Do I proclaim radical love for the world even as I neglect to care for those closest to me?
Jonathan stopped by at midday to pick something up at the house, and we had a fight. I would call it an argument, but that sounds too reasonable, like we were coolly debating opposing sides of an issue. Logical. Rational. Collected. The stuff to make marriage therapists proud.
This was hardly that.
Because most often what we’re arguing about—in this case a decision about our daughter’s schooling—isn’t really what we’re arguing about. What we are actually arguing about is our fears, anxieties, identities, and hopes. We were really arguing about how we love our daughter and feel a chasm—a terrifying chasm—between our responsibility for her and our ability to bear it well. We were grieving the reality of our limitedness and our inability to rescue our daughter from suffering in our broken world—and even in our broken family.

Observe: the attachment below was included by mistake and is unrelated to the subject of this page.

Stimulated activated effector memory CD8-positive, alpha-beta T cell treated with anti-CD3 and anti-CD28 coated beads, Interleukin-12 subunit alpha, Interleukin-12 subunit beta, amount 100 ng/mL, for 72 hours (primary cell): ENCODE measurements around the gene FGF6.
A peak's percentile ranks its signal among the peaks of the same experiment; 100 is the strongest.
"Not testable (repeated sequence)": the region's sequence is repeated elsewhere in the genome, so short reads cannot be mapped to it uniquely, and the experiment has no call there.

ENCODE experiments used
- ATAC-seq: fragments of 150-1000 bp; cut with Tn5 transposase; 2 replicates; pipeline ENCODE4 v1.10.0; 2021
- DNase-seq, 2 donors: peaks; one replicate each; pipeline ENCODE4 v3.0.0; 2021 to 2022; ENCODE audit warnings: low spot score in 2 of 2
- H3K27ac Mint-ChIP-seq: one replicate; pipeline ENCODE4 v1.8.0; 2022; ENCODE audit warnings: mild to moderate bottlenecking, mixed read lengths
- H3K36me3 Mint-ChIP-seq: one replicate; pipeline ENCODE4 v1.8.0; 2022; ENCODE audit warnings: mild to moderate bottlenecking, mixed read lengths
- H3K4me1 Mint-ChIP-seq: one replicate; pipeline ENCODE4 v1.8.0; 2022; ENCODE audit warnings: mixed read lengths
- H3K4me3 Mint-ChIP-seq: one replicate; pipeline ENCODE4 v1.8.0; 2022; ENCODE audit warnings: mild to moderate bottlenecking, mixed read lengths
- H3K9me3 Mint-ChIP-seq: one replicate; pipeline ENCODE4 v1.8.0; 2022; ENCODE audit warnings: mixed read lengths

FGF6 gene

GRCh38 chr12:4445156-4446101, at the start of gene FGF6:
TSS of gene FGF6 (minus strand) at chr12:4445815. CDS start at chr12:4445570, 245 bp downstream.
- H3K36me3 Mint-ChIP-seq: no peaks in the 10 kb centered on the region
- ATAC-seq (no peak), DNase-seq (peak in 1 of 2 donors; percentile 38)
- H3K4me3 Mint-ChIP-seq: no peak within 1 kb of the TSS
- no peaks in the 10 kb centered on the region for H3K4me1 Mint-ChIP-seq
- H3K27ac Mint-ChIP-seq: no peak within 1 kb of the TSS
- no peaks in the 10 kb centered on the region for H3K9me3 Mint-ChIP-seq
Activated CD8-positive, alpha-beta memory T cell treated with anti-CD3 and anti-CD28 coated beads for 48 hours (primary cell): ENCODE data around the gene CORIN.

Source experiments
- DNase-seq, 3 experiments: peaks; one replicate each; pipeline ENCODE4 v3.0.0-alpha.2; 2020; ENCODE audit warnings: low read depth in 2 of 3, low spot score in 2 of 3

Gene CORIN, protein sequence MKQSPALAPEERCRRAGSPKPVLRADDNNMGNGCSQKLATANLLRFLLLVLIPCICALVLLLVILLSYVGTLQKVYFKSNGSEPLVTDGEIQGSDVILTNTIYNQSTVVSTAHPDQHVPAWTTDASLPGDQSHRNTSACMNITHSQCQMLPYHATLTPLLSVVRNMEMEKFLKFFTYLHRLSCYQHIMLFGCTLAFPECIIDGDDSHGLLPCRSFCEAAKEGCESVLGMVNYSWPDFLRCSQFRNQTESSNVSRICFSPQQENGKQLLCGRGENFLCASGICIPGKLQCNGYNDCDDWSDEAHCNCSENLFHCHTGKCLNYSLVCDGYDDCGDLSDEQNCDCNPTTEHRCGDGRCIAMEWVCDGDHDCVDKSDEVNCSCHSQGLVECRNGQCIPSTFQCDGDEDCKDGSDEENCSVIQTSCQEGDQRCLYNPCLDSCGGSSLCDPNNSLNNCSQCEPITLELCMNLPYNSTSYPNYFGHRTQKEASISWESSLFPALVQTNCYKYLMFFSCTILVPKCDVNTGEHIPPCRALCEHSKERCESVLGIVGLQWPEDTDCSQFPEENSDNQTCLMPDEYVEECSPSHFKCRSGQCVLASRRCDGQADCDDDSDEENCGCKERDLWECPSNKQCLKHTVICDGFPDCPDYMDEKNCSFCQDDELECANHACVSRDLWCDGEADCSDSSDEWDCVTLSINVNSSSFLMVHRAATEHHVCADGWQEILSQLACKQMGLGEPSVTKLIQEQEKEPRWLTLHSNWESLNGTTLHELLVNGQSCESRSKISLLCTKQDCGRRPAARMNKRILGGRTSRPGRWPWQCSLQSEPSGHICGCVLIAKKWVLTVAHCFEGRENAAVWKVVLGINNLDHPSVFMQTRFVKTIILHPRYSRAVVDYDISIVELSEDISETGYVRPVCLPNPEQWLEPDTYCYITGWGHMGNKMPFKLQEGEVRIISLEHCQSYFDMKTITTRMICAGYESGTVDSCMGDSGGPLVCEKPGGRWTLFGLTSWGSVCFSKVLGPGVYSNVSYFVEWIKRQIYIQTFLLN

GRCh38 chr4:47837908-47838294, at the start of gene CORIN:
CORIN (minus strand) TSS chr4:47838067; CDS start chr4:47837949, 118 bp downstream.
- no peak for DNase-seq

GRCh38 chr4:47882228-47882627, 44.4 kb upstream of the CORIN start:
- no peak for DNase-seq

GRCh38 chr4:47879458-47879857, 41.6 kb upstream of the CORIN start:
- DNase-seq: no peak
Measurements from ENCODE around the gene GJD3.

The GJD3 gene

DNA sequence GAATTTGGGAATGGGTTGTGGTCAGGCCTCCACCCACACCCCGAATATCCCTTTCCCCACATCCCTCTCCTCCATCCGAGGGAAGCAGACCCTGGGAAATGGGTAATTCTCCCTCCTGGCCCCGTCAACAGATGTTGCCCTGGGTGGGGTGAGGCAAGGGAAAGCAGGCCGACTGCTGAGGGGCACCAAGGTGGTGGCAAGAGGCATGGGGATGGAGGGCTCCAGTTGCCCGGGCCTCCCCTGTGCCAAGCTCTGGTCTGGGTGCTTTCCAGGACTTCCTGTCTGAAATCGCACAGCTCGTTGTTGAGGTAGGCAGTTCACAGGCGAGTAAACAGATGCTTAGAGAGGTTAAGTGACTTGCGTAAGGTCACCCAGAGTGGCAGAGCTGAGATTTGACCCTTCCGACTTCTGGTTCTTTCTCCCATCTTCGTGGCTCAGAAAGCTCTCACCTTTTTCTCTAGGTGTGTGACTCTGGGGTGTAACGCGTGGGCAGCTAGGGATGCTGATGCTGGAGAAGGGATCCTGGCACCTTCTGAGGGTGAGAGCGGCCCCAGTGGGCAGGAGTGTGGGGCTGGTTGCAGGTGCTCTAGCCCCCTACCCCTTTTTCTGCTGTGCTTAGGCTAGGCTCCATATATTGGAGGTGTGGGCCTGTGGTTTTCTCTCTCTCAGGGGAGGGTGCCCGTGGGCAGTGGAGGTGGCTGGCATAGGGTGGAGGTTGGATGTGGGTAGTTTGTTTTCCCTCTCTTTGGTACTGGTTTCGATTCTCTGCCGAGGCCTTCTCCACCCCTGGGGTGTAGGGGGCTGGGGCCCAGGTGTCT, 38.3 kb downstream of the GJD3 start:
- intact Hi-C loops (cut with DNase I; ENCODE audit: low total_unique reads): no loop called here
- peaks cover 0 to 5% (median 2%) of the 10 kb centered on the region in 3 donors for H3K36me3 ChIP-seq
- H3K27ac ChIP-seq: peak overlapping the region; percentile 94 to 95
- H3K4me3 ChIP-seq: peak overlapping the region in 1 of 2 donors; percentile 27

And we were arguing about the sharpness in our voices, and who interrupts whom, and how often, and about a passing comment he made yesterday and a look I gave this morning.
These are the patterns in family life that make it hard to be patient and gentle and kind. I’m not mad that you threw your shirt on the floor today; I’m mad about the last three hundred times you’ve thrown your shirt on the floor. Or, more painfully, it’s not just that I’m mad about your criticism today, it’s how a pattern of criticism, comment by passing comment, bumps up against my own patterns of sin, woundedness, and self-defensiveness.
Today’s conflict was not a marital crisis—there was no profound betrayal or lie or scandal. It was a bur-under-the-saddle conflict over the kind of habitual resentment that, if we let it, builds. We start …
Source: Christianity Today Magazine